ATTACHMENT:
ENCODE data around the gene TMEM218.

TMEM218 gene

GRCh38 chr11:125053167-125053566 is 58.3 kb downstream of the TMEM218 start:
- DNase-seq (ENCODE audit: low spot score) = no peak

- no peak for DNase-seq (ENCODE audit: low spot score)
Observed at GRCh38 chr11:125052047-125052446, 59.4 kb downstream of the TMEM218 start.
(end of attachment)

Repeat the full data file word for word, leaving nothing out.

ENCODE data around the gene TMEM218.

TMEM218 gene

GRCh38 chr11:125053167-125053566 is 58.3 kb downstream of the TMEM218 start:
- DNase-seq (ENCODE audit: low spot score) = no peak

- no peak for DNase-seq (ENCODE audit: low spot score)
Observed at GRCh38 chr11:125052047-125052446, 59.4 kb downstream of the TMEM218 start.